My faith, attitude and just about everything. I've always been a positive person, easy to laugh and have a great love for all people. My faith has grown so strong it's unbelievable. My doctors say it's terminal but God tells me differently. I'm not a holy roller but am a strong believer in God. I've been through some rough times in my life and cancer is the least of my worries! My bond with family and friends is stronger. Things that I thought were so important are not important at all to me anymore. I take every day as a blessing. I have a wonderful loving family and a strong support group of friends that amaze me everyday with their kindness.

I miss hanging out with girlfriends at the monthly dinner we use to have. I miss going out dancing and ontaking a girls beach trip we use to have each summer. I can't drink beer and hang with the best like I use to.

We still try to get together often but with everyone getting married, children and work. We get there early and leave early....Just part of growing up I guess. At least we are in touch with each other regularly.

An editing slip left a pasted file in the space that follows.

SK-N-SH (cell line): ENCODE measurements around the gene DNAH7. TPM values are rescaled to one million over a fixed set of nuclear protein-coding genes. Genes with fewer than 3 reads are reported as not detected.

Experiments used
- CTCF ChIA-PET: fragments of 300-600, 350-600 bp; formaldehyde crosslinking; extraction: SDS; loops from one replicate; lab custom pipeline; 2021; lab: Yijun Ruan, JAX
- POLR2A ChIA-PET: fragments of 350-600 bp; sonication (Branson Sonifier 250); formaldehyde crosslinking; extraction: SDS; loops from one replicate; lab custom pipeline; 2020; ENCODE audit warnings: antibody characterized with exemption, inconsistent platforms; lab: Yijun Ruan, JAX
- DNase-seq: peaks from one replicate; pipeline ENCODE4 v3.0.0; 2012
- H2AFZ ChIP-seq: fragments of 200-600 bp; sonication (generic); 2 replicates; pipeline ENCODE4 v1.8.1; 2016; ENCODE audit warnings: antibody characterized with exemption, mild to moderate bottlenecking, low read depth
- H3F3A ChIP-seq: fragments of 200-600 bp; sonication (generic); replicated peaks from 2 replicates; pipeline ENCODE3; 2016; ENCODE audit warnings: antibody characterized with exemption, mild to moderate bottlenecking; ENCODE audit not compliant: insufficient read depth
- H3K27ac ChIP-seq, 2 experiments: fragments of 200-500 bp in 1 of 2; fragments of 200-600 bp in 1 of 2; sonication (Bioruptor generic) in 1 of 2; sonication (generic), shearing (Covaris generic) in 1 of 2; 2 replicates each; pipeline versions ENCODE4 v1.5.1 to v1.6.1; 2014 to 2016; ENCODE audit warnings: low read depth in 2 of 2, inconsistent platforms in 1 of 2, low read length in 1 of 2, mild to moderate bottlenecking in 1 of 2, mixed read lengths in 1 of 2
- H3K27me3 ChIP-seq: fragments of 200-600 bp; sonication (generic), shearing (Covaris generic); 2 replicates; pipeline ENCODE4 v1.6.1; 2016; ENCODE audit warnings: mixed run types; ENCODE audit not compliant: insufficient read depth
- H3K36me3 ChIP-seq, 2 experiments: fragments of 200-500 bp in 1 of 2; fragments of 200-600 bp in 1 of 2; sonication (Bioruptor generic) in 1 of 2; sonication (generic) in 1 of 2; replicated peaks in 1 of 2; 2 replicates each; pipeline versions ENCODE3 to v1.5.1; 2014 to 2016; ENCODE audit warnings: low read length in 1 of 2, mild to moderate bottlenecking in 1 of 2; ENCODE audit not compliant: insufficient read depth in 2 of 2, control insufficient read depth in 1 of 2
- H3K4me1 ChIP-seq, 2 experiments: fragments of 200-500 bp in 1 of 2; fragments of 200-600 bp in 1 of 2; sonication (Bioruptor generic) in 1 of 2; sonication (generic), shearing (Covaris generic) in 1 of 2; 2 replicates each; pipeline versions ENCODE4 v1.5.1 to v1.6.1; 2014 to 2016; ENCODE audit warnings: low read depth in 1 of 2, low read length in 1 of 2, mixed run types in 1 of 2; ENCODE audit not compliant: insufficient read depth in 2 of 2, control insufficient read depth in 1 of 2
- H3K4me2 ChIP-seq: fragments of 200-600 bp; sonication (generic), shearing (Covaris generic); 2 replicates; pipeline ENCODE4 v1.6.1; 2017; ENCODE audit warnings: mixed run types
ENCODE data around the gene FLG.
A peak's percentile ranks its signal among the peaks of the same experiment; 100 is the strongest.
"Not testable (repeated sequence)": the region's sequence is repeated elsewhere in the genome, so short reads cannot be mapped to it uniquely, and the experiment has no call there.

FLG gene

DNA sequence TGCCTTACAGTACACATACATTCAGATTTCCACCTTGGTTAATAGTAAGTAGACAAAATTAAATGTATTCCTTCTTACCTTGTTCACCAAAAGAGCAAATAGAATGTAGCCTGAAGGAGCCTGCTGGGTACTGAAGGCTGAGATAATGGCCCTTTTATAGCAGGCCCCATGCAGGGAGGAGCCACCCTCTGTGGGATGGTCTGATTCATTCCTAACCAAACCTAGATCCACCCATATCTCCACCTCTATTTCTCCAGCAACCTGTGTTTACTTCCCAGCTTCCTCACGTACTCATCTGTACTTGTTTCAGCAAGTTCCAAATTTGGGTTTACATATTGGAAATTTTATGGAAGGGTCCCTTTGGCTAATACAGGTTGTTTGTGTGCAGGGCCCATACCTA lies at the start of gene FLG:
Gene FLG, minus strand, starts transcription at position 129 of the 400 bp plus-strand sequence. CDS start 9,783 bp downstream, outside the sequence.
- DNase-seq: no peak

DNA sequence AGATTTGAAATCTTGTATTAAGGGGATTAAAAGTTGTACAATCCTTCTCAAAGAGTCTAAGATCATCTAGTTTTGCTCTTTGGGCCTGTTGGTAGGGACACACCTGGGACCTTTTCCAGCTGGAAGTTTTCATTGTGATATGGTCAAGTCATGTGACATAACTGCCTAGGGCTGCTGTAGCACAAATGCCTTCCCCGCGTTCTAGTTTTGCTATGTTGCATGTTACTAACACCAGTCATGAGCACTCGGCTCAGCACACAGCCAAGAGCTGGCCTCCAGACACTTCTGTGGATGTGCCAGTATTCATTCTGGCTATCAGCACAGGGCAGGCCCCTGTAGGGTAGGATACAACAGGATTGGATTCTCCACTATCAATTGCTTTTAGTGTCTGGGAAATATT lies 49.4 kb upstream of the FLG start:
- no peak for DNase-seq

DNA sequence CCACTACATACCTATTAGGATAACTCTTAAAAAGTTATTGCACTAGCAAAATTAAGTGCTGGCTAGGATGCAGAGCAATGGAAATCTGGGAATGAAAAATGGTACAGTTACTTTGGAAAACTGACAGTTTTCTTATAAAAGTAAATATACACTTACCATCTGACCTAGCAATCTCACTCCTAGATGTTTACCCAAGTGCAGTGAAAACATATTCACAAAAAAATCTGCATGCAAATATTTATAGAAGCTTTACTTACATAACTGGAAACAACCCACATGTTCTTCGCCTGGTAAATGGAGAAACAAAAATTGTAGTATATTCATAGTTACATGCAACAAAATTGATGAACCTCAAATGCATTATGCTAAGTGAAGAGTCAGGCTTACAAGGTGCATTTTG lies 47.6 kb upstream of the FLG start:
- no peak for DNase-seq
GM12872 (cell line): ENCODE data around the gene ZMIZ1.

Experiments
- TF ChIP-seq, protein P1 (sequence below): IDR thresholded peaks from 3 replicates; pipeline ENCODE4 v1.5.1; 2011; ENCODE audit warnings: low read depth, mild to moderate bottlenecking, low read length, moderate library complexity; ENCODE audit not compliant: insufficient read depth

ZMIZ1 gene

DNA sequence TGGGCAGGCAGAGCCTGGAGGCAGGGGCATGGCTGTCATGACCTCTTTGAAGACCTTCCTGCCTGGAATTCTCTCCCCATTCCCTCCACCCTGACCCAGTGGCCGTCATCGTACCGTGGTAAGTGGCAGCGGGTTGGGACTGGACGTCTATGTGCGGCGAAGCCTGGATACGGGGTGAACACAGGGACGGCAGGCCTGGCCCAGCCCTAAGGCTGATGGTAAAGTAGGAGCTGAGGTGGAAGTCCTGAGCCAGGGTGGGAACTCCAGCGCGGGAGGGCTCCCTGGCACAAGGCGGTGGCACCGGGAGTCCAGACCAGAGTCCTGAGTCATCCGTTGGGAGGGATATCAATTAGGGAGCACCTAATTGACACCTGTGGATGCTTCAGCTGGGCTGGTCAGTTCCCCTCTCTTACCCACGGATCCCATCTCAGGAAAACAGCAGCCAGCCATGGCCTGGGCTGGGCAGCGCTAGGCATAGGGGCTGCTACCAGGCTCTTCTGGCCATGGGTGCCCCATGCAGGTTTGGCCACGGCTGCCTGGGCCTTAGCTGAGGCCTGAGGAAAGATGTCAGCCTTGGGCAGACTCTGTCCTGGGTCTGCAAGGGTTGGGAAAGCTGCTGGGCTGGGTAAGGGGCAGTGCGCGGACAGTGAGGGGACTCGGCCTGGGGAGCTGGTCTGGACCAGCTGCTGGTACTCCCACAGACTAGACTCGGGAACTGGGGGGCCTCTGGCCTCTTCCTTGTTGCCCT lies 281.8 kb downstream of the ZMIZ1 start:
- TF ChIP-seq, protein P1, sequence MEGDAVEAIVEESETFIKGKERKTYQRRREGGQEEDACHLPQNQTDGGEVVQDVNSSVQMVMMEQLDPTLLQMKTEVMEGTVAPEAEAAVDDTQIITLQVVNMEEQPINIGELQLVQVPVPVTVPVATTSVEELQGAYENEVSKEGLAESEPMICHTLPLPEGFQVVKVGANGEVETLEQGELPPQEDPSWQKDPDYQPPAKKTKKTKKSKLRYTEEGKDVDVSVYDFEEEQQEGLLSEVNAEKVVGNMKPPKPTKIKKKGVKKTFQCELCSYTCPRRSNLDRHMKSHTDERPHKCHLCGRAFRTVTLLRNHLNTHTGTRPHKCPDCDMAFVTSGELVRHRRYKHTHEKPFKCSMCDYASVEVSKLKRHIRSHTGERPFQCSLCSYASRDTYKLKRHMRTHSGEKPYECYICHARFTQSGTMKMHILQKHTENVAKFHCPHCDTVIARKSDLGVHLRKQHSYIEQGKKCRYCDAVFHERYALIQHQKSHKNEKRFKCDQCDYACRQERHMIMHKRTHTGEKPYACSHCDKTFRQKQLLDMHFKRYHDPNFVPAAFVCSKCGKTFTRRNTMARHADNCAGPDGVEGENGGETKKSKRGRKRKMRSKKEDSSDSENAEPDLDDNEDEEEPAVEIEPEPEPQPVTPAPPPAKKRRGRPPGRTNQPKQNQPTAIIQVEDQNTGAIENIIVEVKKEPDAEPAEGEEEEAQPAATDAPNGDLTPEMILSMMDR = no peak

What is going well for you right now?

Life! To still be alive and active after 7 years of this nasty disease is amazing to me.

My daughter is thriving in school. She understands my disease as best as an 8 yeard old can. I'm very open with her and try to include her in my treatment. She does not however, know my diagnosis is terminal.

Since metastatic cancer automatically qualifies you for disability, I decided to go out of work in June 2007. Although I miss working terribly, this free time allows me to spend quality time with my daughter and family and gives me time to rest and heal my body as best I can. That in itself is priceless.

What is not going well for you right now?

Not knowing what the scans will show but I really don't think about it much. I try not to stress over things I cannot change.

People who always ask, "Are you sure you're telling us everything." Like I'm going to die next week but I forgot to tell them!!!

Unfortunately, I still smoke cigarettes and have not been able to stop. I continue to pray for the craving to be taken away and am now considering hypnosis. Anyone tried it?